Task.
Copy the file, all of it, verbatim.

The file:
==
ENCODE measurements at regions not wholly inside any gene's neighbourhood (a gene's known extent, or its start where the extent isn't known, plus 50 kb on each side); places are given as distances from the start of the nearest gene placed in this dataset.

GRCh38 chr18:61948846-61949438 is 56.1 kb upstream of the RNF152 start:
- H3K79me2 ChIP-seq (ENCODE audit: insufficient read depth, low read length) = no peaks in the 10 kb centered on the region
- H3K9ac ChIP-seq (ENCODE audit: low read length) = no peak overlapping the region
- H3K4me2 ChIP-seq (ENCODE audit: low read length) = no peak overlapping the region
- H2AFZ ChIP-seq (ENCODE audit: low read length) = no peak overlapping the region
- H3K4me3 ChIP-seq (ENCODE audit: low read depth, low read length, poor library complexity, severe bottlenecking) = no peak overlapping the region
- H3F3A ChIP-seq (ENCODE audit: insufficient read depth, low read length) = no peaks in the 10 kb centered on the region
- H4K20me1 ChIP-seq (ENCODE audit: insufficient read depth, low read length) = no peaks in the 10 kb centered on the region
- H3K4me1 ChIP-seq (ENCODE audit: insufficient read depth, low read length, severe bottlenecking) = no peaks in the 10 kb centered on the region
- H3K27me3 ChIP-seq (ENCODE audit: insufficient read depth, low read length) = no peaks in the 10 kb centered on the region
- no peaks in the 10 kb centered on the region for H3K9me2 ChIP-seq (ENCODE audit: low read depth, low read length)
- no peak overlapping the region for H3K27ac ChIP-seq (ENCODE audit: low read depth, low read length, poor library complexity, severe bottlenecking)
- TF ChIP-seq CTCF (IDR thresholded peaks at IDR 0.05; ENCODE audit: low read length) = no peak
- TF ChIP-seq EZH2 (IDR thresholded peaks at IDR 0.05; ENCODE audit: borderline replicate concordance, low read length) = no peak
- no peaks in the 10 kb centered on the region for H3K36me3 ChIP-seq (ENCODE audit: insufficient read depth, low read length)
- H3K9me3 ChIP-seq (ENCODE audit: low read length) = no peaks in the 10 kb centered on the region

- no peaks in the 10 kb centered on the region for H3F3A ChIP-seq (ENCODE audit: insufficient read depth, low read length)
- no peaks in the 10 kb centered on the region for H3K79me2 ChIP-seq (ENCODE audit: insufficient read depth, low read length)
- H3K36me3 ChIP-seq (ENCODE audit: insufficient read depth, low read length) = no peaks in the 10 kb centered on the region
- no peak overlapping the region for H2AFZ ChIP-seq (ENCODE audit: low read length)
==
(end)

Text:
ENCODE measurements at regions not wholly inside any gene's neighbourhood (a gene's known extent, or its start where the extent isn't known, plus 50 kb on each side); places are given as distances from the start of the nearest gene placed in this dataset.

GRCh38 chr18:61948846-61949438 is 56.1 kb upstream of the RNF152 start:
- H3K79me2 ChIP-seq (ENCODE audit: insufficient read depth, low read length) = no peaks in the 10 kb centered on the region
- H3K9ac ChIP-seq (ENCODE audit: low read length) = no peak overlapping the region
- H3K4me2 ChIP-seq (ENCODE audit: low read length) = no peak overlapping the region
- H2AFZ ChIP-seq (ENCODE audit: low read length) = no peak overlapping the region
- H3K4me3 ChIP-seq (ENCODE audit: low read depth, low read length, poor library complexity, severe bottlenecking) = no peak overlapping the region
- H3F3A ChIP-seq (ENCODE audit: insufficient read depth, low read length) = no peaks in the 10 kb centered on the region
- H4K20me1 ChIP-seq (ENCODE audit: insufficient read depth, low read length) = no peaks in the 10 kb centered on the region
- H3K4me1 ChIP-seq (ENCODE audit: insufficient read depth, low read length, severe bottlenecking) = no peaks in the 10 kb centered on the region
- H3K27me3 ChIP-seq (ENCODE audit: insufficient read depth, low read length) = no peaks in the 10 kb centered on the region
- no peaks in the 10 kb centered on the region for H3K9me2 ChIP-seq (ENCODE audit: low read depth, low read length)
- no peak overlapping the region for H3K27ac ChIP-seq (ENCODE audit: low read depth, low read length, poor library complexity, severe bottlenecking)
- TF ChIP-seq CTCF (IDR thresholded peaks at IDR 0.05; ENCODE audit: low read length) = no peak
- TF ChIP-seq EZH2 (IDR thresholded peaks at IDR 0.05; ENCODE audit: borderline replicate concordance, low read length) = no peak
- no peaks in the 10 kb centered on the region for H3K36me3 ChIP-seq (ENCODE audit: insufficient read depth, low read length)
- H3K9me3 ChIP-seq (ENCODE audit: low read length) = no peaks in the 10 kb centered on the region

- no peaks in the 10 kb centered on the region for H3F3A ChIP-seq (ENCODE audit: insufficient read depth, low read length)
- no peaks in the 10 kb centered on the region for H3K79me2 ChIP-seq (ENCODE audit: insufficient read depth, low read length)
- H3K36me3 ChIP-seq (ENCODE audit: insufficient read depth, low read length) = no peaks in the 10 kb centered on the region
- no peak overlapping the region for H2AFZ ChIP-seq (ENCODE audit: low read length)